Third-party partnerships. Health care providers often employ a wide range of third-party partnerships that serve various patient needs. From lab work to equipment providers, these services can be both a boon to patient care and a significant vulnerability to data privacy.
In January 2019, third-party partnerships compromised 100,000 patient records. While it was noteworthy at the time, the number was dwarfed in June 2019 when Quest Diagnostics, a clinical laboratory service, experienced a data breach compromising nearly 12 million patients when a vendor breach at its billing contractor, the American Medical Collection Agency, exposed patient information.
In total, third-party vendors account for 20% of health care data breaches, a reality that should encourage every provider to reassess their partnerships with data privacy in mind.
Ransomware attacks. Ransomware made a shocking and unwelcome return in 2019, disabling 966 government agencies, educational institutions, and health care providers. In virtually every sector, ransomware attacks are on the rise, a reality that is playing out at hospitals and medical practices around the world.
Cybercriminals, looking to capitalize on the urgency associated with health care data, are targeting providers hoping for a big payout. As a result, some emergency departments are unable to treat patients, doctors are working from paper charts, and, according to one study, more people are dying from heart attacks.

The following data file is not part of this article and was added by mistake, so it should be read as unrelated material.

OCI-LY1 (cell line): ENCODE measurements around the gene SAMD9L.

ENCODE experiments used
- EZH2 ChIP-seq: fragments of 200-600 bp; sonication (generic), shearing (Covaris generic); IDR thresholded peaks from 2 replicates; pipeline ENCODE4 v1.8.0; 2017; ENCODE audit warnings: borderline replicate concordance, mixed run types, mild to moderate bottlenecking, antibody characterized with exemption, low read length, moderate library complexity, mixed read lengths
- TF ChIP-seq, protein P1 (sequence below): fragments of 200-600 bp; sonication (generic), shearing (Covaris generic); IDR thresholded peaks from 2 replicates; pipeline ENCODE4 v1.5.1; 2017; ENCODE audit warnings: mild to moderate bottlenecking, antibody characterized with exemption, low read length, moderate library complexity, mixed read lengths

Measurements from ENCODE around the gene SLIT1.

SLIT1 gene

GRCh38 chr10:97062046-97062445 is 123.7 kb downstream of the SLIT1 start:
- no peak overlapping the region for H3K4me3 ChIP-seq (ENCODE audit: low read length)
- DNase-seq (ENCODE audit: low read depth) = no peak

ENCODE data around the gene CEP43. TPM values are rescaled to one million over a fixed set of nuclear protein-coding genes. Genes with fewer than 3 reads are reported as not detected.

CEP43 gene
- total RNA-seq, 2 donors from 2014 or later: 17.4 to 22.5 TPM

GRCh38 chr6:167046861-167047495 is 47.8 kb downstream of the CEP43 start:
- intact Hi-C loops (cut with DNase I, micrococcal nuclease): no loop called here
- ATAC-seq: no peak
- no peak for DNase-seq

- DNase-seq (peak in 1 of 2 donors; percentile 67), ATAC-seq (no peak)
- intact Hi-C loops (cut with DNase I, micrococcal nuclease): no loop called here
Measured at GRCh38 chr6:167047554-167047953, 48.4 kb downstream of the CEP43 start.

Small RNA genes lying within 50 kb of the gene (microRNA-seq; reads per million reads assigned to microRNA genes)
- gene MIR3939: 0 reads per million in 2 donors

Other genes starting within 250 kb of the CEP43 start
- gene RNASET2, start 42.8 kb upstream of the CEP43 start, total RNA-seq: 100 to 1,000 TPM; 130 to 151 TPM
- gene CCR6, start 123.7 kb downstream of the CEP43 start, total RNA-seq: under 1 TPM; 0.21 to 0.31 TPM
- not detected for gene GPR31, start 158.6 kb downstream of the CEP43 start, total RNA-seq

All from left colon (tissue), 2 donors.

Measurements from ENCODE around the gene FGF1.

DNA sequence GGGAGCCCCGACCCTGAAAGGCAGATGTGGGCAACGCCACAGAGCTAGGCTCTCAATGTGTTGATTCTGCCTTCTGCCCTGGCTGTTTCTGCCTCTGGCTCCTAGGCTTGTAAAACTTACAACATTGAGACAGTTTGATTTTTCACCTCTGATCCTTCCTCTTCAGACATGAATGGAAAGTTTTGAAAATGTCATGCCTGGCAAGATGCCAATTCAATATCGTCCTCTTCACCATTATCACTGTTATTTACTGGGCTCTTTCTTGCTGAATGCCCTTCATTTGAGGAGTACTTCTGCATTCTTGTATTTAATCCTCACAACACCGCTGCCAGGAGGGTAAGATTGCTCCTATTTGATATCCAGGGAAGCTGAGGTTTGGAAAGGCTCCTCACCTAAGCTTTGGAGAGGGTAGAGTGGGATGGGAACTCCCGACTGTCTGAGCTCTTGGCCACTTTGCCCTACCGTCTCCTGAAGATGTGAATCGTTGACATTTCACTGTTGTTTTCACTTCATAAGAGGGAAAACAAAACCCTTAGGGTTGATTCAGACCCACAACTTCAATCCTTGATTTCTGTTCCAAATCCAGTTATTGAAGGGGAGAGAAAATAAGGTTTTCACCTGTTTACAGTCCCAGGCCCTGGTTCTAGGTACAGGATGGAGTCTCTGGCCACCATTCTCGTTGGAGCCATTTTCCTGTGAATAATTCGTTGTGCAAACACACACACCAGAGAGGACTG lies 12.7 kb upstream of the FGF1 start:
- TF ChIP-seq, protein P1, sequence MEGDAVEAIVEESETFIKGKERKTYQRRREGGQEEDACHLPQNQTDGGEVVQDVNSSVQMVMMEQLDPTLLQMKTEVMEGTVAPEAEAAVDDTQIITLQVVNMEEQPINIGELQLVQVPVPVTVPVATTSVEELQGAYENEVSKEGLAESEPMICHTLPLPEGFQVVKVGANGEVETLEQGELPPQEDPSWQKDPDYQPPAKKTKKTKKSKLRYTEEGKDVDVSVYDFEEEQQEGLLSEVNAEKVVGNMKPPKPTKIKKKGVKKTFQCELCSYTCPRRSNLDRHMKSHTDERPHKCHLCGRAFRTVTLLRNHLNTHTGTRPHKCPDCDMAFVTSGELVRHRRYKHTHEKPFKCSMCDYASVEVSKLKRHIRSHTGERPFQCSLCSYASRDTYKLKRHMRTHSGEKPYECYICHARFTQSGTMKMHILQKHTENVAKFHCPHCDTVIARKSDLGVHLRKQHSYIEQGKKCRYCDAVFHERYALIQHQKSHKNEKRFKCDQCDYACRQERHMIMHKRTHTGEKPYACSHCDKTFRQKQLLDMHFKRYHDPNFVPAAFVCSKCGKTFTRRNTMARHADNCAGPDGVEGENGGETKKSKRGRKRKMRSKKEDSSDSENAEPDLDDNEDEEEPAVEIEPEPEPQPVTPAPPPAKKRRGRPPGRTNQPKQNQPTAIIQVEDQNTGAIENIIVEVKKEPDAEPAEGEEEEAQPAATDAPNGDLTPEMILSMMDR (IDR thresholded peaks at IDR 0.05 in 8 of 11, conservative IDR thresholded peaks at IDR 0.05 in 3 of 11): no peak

While ransomware can feel inevitable and invincible, in reality, companies can protect themselves against this malware by closing off easily available access points. Updating software, training employees not to engage in e-mail scams, and other simple security measures can go a long way toward reducing the likelihood of a costly ransomware attack.
Today’s ever-expanding threat landscape poses a real risk to health care companies who will only collect more patient data in the years ahead. However, rather than being overwhelmed by the incredible task of protecting patients’ information, every provider can take meaningful steps today to improve their defensive posture.
To some extent, establishing, communicating, and enforcing data management standards can help mitigate the risk of insider data exposure. At the same time, health care providers should turn to software solutions that automate data protection standards, helping IT admins identify risks, uphold data management standards, and prevent patient information from leaving the network.
As breaches become increasingly prevalent and exponentially expensive, getting this right should be a top priority. By controlling the controllables and managing in-house risks, health care providers can eliminate significant threats to data security. In doing so, they will apply their industry’s guiding principle to data collecting and security: first do no harm.
— Isaac Kohen is vice president of R&D of Teramind, a global provider of employee monitoring, insider threat detection, and data loss prevention solutions. He recently authored the e-book #Privacy2020: Identifying, Managing and Preventing Insider Threats in a Privacy-First World. He is on Twitter @teramindco.